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UPDATE 2-Medtronic profit falls on charges for blood pressure device

Susan Kelly
Tuesday, 18 Feb 2014 | 10:19 AM ET

Feb 18 (Reuters) - Medtronic Inc on Tuesday reported a lower quarterly net profit after it took charges for an experimental blood pressure device that failed to prove effective in a clinical study.

Earnings before special items met analysts' expectations on slightly higher revenue as stronger sales of diabetes devices and other products offset weakness in pacemakers.

Medtronic shares fell 2.3 percent to $55.56 in morning trading on the New York Stock Exchange.

"Though third-quarter results did come basically in line with expectations overall, Medtronic did deliver lower-than-expected results in certain key product lines," Leerink analyst Danielle Antalffy said in a note to clients.

Net earnings fell to $762 million, or 75 cents a share, in the third quarter ended Jan. 24 from $988 million, or 97 cents a share, a year earlier.

Medtronic recorded pretax charges of $200 million, primarily for a blood pressure treatment known as a renal denervation system. The company is still evaluating its long-term plans for the device, which it continues to sell in Europe.

Excluding the charges and other one-time items, Medtronic earned 91 cents a share, in line with the analysts' average estimate, according to Thomson Reuters I/B/E/S.

Revenue rose 3 percent to $4.16 billion, edging past Wall Street expectations of $4.15 billion.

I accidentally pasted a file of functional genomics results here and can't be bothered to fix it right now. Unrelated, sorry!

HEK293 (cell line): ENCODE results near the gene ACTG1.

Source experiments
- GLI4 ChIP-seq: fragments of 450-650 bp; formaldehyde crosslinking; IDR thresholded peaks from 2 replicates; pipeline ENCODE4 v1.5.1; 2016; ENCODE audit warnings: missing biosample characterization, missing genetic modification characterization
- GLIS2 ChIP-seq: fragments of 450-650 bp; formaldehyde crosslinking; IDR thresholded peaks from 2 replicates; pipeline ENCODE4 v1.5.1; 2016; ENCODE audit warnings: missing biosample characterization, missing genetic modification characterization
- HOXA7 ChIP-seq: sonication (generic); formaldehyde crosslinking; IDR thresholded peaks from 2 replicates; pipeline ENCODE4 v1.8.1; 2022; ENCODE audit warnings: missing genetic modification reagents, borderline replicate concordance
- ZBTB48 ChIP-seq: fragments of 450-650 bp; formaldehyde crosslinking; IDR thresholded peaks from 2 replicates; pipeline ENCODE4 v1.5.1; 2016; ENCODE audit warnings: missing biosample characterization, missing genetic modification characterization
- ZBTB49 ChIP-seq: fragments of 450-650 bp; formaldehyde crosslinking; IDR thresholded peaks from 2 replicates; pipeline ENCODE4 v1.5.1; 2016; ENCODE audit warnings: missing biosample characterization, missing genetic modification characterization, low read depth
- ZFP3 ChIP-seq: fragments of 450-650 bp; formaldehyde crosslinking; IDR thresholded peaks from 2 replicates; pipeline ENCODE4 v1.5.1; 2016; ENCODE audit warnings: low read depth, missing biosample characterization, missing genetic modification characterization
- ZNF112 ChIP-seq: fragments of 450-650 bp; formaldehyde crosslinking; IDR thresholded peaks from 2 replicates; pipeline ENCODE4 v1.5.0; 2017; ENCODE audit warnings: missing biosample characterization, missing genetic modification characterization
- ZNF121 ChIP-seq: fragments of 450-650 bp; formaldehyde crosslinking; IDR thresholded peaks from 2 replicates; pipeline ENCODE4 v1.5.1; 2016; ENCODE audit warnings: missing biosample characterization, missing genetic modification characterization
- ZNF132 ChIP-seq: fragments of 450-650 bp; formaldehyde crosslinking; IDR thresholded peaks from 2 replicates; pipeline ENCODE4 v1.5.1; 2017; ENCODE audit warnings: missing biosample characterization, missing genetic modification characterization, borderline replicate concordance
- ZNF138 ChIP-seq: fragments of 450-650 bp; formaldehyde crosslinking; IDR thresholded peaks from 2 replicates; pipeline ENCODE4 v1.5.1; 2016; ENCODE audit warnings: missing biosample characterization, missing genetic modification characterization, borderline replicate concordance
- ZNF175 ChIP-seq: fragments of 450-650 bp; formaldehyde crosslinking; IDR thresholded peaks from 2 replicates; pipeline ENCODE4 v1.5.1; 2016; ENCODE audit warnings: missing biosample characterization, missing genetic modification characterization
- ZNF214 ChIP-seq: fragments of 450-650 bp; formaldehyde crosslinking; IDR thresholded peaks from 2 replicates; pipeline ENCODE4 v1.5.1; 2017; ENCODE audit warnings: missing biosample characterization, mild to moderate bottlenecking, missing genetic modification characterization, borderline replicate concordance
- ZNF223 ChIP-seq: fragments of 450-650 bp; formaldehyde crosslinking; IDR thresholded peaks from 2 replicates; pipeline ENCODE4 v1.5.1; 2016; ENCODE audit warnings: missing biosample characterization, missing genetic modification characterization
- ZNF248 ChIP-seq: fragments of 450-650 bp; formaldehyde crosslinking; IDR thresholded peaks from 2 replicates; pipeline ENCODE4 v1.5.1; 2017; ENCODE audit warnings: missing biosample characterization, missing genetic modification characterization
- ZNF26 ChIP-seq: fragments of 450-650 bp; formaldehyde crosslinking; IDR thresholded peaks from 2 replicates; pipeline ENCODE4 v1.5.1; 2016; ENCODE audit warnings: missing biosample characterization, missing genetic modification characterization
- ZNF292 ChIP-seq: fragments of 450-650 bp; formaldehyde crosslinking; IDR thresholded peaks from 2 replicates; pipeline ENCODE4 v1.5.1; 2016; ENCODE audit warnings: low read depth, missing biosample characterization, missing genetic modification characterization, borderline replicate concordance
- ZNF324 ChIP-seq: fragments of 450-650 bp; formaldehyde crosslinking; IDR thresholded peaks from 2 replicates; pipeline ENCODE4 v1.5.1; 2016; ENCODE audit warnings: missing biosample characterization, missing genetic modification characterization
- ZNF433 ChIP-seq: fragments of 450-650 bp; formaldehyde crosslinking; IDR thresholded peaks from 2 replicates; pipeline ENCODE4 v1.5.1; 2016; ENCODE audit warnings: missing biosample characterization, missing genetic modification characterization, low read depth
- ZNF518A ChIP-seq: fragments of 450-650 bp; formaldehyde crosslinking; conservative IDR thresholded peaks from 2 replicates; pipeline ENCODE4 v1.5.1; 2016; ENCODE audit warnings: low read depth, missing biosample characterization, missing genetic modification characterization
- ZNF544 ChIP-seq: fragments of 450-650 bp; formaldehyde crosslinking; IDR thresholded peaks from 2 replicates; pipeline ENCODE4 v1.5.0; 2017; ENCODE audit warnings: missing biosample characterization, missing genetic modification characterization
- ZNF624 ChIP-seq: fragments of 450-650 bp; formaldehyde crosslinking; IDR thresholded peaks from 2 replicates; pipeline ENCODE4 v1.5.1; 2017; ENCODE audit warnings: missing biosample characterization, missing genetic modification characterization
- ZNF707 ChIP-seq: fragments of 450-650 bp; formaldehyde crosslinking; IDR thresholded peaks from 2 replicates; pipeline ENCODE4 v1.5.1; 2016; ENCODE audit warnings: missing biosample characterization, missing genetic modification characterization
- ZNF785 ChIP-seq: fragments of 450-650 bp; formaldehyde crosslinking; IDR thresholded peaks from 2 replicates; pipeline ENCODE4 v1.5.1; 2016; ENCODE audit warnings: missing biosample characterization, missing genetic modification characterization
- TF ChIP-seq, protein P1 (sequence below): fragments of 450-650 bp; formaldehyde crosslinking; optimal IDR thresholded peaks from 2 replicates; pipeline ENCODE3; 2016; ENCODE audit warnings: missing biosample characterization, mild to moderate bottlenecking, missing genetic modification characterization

Medtronic's sales of implantable cardioverter defibrillators, which manage irregular heart rhythms, were flat at $655 million. Pacemaker sales fell 4 percent to $439 million.

Medtronic competes against Boston Scientific Corp and St Jude Medical Inc in the heart rhythm management market, which is struggling to recover after several years of declining sales.

Sales of structural heart products, which include replacement valves, rose 3 percent to $281 million.

The company gained U.S. regulatory approval in January for its CoreValve, which is implanted in a less-invasive procedure than traditional open-heart surgery. It has become the first such device to compete against Edwards Lifesciences Corp's Sapien valve in the United States.

Medtronic is training physicians on the procedure.

Spinal product sales slipped 1 percent to $744 million. Sales of diabetes products climbed 16 percent to $436 million.

Sales in emerging markets increased 10 percent to $521 million.

Medtronic tightened its fiscal 2014 earnings forecast to a range of $3.81 to $3.83 a share, compared with its previous outlook of $3.80 to $3.85 and analysts' estimates of $3.82. It said it still expected revenue growth of 3 percent to 4 percent.

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